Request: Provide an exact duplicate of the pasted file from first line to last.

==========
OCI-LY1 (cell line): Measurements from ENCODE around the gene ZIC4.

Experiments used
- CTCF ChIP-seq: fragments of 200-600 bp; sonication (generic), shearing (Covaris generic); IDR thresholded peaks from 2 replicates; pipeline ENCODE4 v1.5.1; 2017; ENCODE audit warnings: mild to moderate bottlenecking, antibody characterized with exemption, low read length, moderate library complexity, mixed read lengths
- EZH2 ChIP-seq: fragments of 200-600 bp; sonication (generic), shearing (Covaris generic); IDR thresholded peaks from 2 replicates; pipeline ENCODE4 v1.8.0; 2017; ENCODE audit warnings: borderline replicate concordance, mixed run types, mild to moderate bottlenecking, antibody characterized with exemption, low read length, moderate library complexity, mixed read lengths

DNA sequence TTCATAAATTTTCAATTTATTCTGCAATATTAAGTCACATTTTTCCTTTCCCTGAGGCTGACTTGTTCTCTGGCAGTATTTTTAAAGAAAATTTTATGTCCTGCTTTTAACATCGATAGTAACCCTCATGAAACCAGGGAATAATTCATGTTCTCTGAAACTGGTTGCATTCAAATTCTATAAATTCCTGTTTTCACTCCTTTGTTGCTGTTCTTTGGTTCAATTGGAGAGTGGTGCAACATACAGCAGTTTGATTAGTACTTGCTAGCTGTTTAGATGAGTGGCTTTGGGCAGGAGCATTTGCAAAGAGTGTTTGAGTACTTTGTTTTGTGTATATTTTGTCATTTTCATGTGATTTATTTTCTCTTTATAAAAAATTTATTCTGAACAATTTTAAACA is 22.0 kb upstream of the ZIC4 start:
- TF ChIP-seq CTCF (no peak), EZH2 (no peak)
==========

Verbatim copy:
OCI-LY1 (cell line): Measurements from ENCODE around the gene ZIC4.

Experiments used
- CTCF ChIP-seq: fragments of 200-600 bp; sonication (generic), shearing (Covaris generic); IDR thresholded peaks from 2 replicates; pipeline ENCODE4 v1.5.1; 2017; ENCODE audit warnings: mild to moderate bottlenecking, antibody characterized with exemption, low read length, moderate library complexity, mixed read lengths
- EZH2 ChIP-seq: fragments of 200-600 bp; sonication (generic), shearing (Covaris generic); IDR thresholded peaks from 2 replicates; pipeline ENCODE4 v1.8.0; 2017; ENCODE audit warnings: borderline replicate concordance, mixed run types, mild to moderate bottlenecking, antibody characterized with exemption, low read length, moderate library complexity, mixed read lengths

DNA sequence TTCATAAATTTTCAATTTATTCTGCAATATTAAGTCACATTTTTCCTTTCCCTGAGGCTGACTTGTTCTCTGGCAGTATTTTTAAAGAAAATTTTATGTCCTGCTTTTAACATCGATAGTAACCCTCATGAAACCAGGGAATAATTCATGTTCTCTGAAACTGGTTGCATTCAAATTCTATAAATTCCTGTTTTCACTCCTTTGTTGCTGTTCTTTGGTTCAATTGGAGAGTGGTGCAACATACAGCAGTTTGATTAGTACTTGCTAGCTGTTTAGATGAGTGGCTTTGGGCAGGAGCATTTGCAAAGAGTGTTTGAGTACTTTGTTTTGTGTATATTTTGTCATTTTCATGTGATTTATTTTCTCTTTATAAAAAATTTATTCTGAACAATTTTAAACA is 22.0 kb upstream of the ZIC4 start:
- TF ChIP-seq CTCF (no peak), EZH2 (no peak)